By Janet Raloff, for Science News' Science & the Public Blog
Negotiators representing 181 nations completed their final prep work in Barcelona, Spain, last Friday, on a new climate treaty—one they hope to build a month from now at a major conference in Copenhagen, Denmark. But some observers worry that what comes out of the Copenhagen deliberations may not have sufficient coordination and strength to meet the challenges that Earth’s climate has begun throwing at us.
Although many world leaders had hoped to have the framework for a new climate treaty ready by now, it looks like even the basic architecture of any accord won’t emerge until Copenhagen. That would leave any crafting of details to be fleshed out well after the Danish meeting ends, which is currently slated for a week before Christmas.
“Governments can deliver a strong deal in Copenhagen, and nothing has changed my confidence in that,” said Yvo de Boer, executive secretary of the United Nations Convention on Climate Change, at the close of the Barcelona meeting. But between now and then, he said, “We need more movement” by governments around the world.
Well, he said he expected industrialized countries to offer better “clarity” in Copenhagen on how much money they will commit to. This would be money that rich countries are willing to pony up to help poorer ones transition to cleaner, greener energy and manufacturing technologies.
De Boer said that “I particularly look to the United States to announce a clear, numerical mid-term target. And I’ve been consistently assured by U.S. representatives that this can be done.” He’s referring to a desire to see pledged U.S. reductions in greenhouse-gas emissions by 2020.
But Congress hasn’t proven it can stomach sharp cuts, and the U.S. climate negotiators have promised they’re not going to push for something in Copenhagen that Congress would clearly find unpalatable, says Elliot Diringer of the Pew Center on Global Climate Change, in Arlington, Va. Unless negotiators and U.S. legislators are on the same page, any hope of the United States eventually adopting a climate treaty risks being dead in the water from day one. As it was for the Kyoto Protocol.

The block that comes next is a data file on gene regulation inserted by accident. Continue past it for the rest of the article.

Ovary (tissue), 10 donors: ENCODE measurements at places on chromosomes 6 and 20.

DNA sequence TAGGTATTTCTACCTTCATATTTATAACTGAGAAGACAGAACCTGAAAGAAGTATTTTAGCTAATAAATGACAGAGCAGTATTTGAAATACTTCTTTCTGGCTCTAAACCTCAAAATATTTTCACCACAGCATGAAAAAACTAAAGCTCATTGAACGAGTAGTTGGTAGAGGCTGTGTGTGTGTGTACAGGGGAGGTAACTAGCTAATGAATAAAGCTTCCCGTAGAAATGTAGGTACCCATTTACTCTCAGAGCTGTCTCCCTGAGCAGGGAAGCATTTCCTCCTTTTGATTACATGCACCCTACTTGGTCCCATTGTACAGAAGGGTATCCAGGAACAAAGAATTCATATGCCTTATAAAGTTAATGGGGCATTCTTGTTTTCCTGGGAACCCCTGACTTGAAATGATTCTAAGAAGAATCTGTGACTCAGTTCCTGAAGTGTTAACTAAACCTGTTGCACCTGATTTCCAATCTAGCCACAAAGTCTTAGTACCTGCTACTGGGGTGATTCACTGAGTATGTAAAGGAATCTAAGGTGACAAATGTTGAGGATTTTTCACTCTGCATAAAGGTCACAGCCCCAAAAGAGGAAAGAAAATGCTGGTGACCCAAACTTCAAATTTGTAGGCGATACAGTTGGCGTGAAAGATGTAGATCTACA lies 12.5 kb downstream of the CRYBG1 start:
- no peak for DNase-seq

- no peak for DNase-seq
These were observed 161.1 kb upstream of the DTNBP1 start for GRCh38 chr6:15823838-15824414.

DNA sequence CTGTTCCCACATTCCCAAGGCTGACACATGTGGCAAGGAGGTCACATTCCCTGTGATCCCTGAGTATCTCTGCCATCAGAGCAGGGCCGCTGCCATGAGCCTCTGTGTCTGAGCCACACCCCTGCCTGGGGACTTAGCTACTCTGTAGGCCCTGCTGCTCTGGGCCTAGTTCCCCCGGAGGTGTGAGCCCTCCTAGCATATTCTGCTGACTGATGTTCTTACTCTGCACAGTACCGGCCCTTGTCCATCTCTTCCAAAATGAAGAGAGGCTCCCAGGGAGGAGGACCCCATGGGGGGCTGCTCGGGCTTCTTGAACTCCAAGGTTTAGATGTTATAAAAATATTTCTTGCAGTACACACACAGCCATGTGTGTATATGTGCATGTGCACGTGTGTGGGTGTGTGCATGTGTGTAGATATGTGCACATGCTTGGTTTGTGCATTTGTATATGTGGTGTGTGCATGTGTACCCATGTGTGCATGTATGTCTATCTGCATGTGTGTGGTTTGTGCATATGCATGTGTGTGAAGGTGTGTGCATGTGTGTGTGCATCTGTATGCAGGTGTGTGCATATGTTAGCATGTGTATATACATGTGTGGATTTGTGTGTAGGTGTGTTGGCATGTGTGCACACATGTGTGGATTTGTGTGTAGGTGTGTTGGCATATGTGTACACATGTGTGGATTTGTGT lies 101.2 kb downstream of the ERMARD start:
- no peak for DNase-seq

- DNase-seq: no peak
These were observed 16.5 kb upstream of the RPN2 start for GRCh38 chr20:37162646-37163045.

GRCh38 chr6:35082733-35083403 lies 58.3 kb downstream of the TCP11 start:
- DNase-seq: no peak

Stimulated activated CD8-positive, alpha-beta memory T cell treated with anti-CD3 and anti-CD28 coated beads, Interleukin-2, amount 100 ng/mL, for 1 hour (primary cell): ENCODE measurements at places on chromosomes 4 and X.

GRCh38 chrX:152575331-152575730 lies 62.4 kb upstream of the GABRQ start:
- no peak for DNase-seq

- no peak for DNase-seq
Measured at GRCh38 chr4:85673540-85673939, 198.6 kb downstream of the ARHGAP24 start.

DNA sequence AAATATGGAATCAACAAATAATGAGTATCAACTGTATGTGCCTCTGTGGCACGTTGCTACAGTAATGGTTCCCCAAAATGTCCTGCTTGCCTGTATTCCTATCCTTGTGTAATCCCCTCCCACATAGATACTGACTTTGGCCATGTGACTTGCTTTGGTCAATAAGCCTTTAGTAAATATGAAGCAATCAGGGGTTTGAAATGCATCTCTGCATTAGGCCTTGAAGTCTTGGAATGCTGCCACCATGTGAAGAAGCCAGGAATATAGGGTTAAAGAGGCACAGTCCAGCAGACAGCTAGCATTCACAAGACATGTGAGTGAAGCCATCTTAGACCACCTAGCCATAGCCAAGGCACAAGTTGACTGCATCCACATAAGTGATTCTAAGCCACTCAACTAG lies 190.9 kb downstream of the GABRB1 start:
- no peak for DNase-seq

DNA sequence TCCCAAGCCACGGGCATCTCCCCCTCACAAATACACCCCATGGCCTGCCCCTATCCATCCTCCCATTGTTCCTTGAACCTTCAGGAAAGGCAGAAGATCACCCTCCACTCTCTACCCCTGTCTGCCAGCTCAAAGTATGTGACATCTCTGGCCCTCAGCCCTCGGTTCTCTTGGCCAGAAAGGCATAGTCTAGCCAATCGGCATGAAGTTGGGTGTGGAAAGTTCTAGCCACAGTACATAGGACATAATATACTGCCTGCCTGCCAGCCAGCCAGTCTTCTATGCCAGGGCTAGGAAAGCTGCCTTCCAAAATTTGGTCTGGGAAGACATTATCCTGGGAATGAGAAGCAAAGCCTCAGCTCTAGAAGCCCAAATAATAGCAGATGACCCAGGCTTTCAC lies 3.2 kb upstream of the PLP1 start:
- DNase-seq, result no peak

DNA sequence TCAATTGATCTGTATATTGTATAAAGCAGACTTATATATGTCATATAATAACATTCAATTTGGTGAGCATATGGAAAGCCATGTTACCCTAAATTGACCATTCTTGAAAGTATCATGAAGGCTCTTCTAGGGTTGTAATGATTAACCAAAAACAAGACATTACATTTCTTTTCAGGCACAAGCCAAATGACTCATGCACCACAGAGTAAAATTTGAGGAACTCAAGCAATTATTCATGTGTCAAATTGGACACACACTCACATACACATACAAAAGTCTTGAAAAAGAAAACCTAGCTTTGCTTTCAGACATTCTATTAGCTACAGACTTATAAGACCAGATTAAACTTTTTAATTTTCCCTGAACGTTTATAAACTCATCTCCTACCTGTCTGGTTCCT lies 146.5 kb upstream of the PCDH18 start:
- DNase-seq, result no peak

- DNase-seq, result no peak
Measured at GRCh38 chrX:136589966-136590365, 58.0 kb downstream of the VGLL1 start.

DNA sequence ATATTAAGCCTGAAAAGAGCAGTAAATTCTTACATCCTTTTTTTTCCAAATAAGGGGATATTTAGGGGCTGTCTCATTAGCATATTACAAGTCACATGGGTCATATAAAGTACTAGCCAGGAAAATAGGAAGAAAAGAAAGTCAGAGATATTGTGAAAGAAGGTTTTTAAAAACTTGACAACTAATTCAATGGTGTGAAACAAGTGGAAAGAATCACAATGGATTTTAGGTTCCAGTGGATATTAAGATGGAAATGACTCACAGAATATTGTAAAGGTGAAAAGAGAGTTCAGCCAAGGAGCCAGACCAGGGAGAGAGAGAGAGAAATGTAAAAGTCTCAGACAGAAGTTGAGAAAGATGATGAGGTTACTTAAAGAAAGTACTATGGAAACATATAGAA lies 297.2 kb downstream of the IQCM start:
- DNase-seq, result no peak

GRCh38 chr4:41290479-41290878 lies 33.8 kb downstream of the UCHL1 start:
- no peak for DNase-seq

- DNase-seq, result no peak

Right now, regardless of what de Boer says, no one knows what Congress will find acceptable since the long-awaited U.S. climate bill is sitting in a cue behind health-care legislation. To date, Congress has not been seriously discussing big caps on greenhouse emissions by 2020. Moreover, Diringer notes, Congress has indicated that it’s “not going to bind itself in an international agreement unless that agreement also provides for some measure of commitment by the major emerging economies”—especially in reining in their greenhouse emissions.
“But to expect developing countries to cut emissions, at this stage is, I think, totally unfair and inequitable,” argues R.K. Pachauri, director of the Intergovernmental Panel on Climate Change and Director General of TERI, an energy and resources center based in New Delhi, India. Keep in mind, he says, “You still have 1.6 billion people in the developing world who don’t even have access to electricity.”
So what are de Boer’s expectations at the Copenhagen meeting? Any successful agreement, he says, “must record, in black and white, the commitments of individual governments” on a host of important issues, such as:
In fact, de Boer suspects that any Copenhagen accord would likely resemble the Kyoto Protocol. He refers to a Dutch saying: If you have only one pair of shoes, don’t throw them away before you get new ones. Right now, de Boer says, “Kyoto is my shoes—and I would like to keep them on until I know there is something better.”
A number of developing countries would also like to see a Kyoto “part II” come out of Copenhagen, rather than some novel accord. One reason: Developing countries have been exempted under the current treaty from having to reduce their greenhouse-gas emissions.